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Details Emerge in Papua Attack, but Not Suspects


JAKARTA, Indonesia — Two Toyota Land Cruisers carrying American teachers and their families slowly wound their way up the steep mountain road Saturday toward the giant Freeport mine in Indonesia's Papua province. Behind them were three trucks driven by local employees of the U.S.-owned mine, the richest gold and copper mine in the world.

As the vehicles approached mile 63 of the winding road 8,200 feet above sea level, a dozen gunmen emerged from the trees and opened fire, some with M-16 automatic rifles. Three teachers were shot dead, two Americans and an Indonesian. Another 11 people were wounded, including seven Americans, mine company officials said. One of the injured was a 6-year-old girl.

It was the bloodiest assault on U.S. citizens in Indonesia since the country gained independence 53 years ago, historians here said. But on Monday, as Indonesian officials offered further details of the attack, who was responsible remained a mystery.

Indonesian authorities blamed the ambush on the Free Papua Movement, a group of poorly armed Papuan separatists who have waged a low-level campaign for independence for the last four decades. The rebel organization denied responsibility.

Rights activists and independence leaders in Papua, on the western half of the island of New Guinea, insisted Monday that it was unlikely the guerrilla group staged the attack and questioned whether the military itself shot the travelers to justify a crackdown on indigenous Papuans.

"It is becoming more and more evident that the Indonesian security forces are involved in creating provocations and instigating violence," the pro-independence Papua Presidium Council said in a statement. "The killing of foreign nationals has never been the policy of Papuans promoting their political aspirations."

Details of the attack still remained sketchy. Most of the wounded, who were flown to Australia for medical care, were kept from reporters. Mine company officials said the survivors never saw their attackers.

Police and soldiers were pursuing the gunmen Monday after exchanging fire with them the day before, killing one, authorities said. Papua Police Chief Made M. Pastika said the dead man dressed and looked like a rebel fighter, with a beard and long curly hair.

"He is from the separatist movement," Pastika said. "They call themselves the liberation army of the Free Papua Movement. But we don't know his name yet, because we could not find any identification."

Pastika acknowledged that it would have been "very difficult" for rebels to evade security in the area and reach the road where the ambush occurred, just four miles from the town of Tembagapura, which is home to many mine employees. Thick fog may have helped conceal the assailants' movements, he said.

The gunmen appeared to have chosen their victims at random, the police chief said.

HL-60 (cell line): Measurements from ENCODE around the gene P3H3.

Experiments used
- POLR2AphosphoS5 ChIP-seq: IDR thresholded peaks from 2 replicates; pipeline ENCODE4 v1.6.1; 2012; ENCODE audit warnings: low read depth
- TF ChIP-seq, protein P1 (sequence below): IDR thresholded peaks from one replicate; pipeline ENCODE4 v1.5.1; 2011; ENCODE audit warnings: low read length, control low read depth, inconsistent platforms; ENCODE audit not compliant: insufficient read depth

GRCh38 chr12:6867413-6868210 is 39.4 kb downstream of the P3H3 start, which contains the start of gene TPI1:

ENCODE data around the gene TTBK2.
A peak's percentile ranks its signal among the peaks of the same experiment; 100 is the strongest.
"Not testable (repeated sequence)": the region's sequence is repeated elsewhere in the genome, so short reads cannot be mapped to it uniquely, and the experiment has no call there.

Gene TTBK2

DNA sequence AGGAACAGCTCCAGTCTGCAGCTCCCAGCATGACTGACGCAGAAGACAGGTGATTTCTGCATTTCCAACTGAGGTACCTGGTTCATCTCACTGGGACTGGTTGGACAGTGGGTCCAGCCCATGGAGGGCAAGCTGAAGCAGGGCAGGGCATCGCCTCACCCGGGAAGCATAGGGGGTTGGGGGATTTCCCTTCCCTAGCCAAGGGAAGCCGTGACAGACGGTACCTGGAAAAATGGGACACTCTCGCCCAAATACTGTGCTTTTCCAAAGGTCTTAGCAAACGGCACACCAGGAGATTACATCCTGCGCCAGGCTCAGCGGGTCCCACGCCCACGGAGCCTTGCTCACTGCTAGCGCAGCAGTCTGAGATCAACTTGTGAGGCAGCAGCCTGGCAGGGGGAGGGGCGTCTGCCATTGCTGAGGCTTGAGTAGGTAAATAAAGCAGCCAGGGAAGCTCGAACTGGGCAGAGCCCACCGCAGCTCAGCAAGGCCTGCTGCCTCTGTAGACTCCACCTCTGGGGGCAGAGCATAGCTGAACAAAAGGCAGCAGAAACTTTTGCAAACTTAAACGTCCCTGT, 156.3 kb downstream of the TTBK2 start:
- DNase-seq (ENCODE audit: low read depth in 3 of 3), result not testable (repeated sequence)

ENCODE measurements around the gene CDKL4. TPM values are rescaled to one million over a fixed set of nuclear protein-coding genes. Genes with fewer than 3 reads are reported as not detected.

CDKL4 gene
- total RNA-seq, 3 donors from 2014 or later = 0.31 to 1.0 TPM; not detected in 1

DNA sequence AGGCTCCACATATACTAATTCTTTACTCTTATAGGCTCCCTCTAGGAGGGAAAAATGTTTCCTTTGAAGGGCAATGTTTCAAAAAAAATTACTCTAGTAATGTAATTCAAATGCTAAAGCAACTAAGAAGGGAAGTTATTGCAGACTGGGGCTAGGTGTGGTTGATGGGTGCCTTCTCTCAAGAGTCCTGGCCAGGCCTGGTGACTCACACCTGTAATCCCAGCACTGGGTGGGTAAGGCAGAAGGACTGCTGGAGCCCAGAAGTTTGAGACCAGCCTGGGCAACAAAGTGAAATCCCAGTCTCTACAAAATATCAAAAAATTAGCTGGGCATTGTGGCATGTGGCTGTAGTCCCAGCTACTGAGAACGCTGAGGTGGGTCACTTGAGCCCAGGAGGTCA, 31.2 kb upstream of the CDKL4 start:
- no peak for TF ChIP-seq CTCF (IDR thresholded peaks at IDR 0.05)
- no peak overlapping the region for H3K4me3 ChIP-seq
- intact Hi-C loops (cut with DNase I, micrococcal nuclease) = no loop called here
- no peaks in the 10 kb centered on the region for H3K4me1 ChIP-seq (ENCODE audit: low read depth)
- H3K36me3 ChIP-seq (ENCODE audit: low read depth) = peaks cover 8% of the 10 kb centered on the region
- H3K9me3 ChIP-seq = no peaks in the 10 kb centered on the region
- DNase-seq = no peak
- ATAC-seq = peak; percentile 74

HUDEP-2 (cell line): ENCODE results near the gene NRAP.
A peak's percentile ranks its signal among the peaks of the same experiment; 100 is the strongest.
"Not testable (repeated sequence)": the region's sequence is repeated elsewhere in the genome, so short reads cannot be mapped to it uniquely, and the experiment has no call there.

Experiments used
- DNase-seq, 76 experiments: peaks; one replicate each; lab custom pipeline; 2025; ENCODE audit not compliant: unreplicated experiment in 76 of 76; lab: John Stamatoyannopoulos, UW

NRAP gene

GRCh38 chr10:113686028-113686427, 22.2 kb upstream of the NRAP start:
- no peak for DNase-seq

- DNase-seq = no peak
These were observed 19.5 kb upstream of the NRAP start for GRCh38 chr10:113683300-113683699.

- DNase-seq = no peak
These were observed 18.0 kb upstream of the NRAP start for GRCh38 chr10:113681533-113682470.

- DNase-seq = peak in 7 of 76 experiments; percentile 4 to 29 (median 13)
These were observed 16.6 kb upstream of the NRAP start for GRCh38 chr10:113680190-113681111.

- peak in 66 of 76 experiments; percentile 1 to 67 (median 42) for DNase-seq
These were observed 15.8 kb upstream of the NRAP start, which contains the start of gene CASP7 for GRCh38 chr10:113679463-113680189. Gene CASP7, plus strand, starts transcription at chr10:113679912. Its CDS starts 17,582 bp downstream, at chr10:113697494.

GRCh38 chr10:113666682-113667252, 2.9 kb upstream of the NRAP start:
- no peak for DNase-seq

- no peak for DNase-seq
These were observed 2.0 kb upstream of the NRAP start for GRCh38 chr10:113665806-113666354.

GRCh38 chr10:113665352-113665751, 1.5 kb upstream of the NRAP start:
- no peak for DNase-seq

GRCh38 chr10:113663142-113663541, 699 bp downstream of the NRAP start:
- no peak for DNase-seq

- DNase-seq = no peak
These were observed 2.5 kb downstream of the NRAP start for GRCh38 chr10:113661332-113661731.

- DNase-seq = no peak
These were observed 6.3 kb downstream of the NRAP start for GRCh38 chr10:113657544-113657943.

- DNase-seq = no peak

"They are just ordinary people, so this was not a specific target," he said. "It seems that they just wanted to attack anyone and create the impression that it is not a safe place."

The two 8-seat Land Cruisers, which carried all the Americans and at least one Indonesian, were hit first by the gunshots at about 12:40 p.m., he said.

When the truck drivers reached the same spot minutes later, they saw that something was wrong with the two vehicles. They approached thinking that there had been an accident, and the gunmen opened fire on them. Authorities say 10 to 15 men took part in the attack.

All three of those killed were traveling in the Toyotas. Indonesian officials identified the two dead American teachers as Ted Burgon and Rickey Spear, although the spelling of their names could not be confirmed and their hometowns were not made public. The slain Indonesian teacher was identified as Bambang Riswanto.

The three taught at an international school for the children of employees of the Freeport mine, which is owned by Freeport-McMoRan Copper & Gold Inc. of New Orleans.

Many Papuans see the mine as a symbol of how foreigners collude with the Indonesian government and exploit the province's wealth, leaving little for the native people.

In the five decades since Indonesia became a nation, Saturday's ambush was the most violent attack on Americans, said Ikrar Nusa Bakti, head of the Center for Political Studies at the Indonesian Institute of Sciences in Jakarta, the capital. Political leaders have sometimes espoused anti-American views, but U.S. citizens have not been targeted for killing.

The idea that soldiers could pose as rebels and attack civilians might seem implausible in other countries, but the Indonesian army's track record prompted immediate speculation that it was responsible.

In 1999, the military organized militia gangs in East Timor, then an Indonesian province, to intimidate supporters of independence. When the East Timorese voted in a referendum to break away, the militias slaughtered 1,000 people and razed much of the province.

Last November, Papuan independence leader Theys Eluay, the chairman of the Papua Presidium Council, was abducted and slain. Twelve members of the army's elite special forces branch, Kopassus, have been accused of killing him and may soon face trial.

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